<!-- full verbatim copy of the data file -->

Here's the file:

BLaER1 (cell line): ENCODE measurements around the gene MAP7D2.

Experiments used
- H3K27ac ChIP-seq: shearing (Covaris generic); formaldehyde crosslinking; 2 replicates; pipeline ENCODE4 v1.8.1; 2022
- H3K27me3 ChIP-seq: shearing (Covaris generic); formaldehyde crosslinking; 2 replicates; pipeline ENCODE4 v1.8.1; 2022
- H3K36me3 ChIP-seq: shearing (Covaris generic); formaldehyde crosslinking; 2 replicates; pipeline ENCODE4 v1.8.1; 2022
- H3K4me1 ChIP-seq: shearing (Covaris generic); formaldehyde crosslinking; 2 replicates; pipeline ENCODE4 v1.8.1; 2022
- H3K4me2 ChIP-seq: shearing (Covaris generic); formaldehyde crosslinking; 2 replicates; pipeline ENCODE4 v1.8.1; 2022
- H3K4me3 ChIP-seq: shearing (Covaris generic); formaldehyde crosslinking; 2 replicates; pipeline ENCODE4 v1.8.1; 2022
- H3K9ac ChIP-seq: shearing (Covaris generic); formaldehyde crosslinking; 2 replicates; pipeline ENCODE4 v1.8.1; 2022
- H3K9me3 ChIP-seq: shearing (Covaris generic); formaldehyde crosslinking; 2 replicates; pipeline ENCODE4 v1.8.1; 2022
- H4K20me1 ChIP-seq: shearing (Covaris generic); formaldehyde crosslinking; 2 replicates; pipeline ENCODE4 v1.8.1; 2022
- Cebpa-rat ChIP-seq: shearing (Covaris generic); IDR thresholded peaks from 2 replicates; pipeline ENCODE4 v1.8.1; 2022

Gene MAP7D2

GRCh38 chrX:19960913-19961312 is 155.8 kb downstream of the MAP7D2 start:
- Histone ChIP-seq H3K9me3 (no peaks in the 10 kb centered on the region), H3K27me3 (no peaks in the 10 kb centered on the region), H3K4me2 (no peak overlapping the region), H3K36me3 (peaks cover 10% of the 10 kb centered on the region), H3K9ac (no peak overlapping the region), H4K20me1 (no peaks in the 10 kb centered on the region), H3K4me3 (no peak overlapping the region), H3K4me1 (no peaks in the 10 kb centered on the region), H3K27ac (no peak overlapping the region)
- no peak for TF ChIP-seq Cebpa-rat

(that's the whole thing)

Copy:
BLaER1 (cell line): ENCODE measurements around the gene MAP7D2.

Experiments used
- H3K27ac ChIP-seq: shearing (Covaris generic); formaldehyde crosslinking; 2 replicates; pipeline ENCODE4 v1.8.1; 2022
- H3K27me3 ChIP-seq: shearing (Covaris generic); formaldehyde crosslinking; 2 replicates; pipeline ENCODE4 v1.8.1; 2022
- H3K36me3 ChIP-seq: shearing (Covaris generic); formaldehyde crosslinking; 2 replicates; pipeline ENCODE4 v1.8.1; 2022
- H3K4me1 ChIP-seq: shearing (Covaris generic); formaldehyde crosslinking; 2 replicates; pipeline ENCODE4 v1.8.1; 2022
- H3K4me2 ChIP-seq: shearing (Covaris generic); formaldehyde crosslinking; 2 replicates; pipeline ENCODE4 v1.8.1; 2022
- H3K4me3 ChIP-seq: shearing (Covaris generic); formaldehyde crosslinking; 2 replicates; pipeline ENCODE4 v1.8.1; 2022
- H3K9ac ChIP-seq: shearing (Covaris generic); formaldehyde crosslinking; 2 replicates; pipeline ENCODE4 v1.8.1; 2022
- H3K9me3 ChIP-seq: shearing (Covaris generic); formaldehyde crosslinking; 2 replicates; pipeline ENCODE4 v1.8.1; 2022
- H4K20me1 ChIP-seq: shearing (Covaris generic); formaldehyde crosslinking; 2 replicates; pipeline ENCODE4 v1.8.1; 2022
- Cebpa-rat ChIP-seq: shearing (Covaris generic); IDR thresholded peaks from 2 replicates; pipeline ENCODE4 v1.8.1; 2022

Gene MAP7D2

GRCh38 chrX:19960913-19961312 is 155.8 kb downstream of the MAP7D2 start:
- Histone ChIP-seq H3K9me3 (no peaks in the 10 kb centered on the region), H3K27me3 (no peaks in the 10 kb centered on the region), H3K4me2 (no peak overlapping the region), H3K36me3 (peaks cover 10% of the 10 kb centered on the region), H3K9ac (no peak overlapping the region), H4K20me1 (no peaks in the 10 kb centered on the region), H3K4me3 (no peak overlapping the region), H3K4me1 (no peaks in the 10 kb centered on the region), H3K27ac (no peak overlapping the region)
- no peak for TF ChIP-seq Cebpa-rat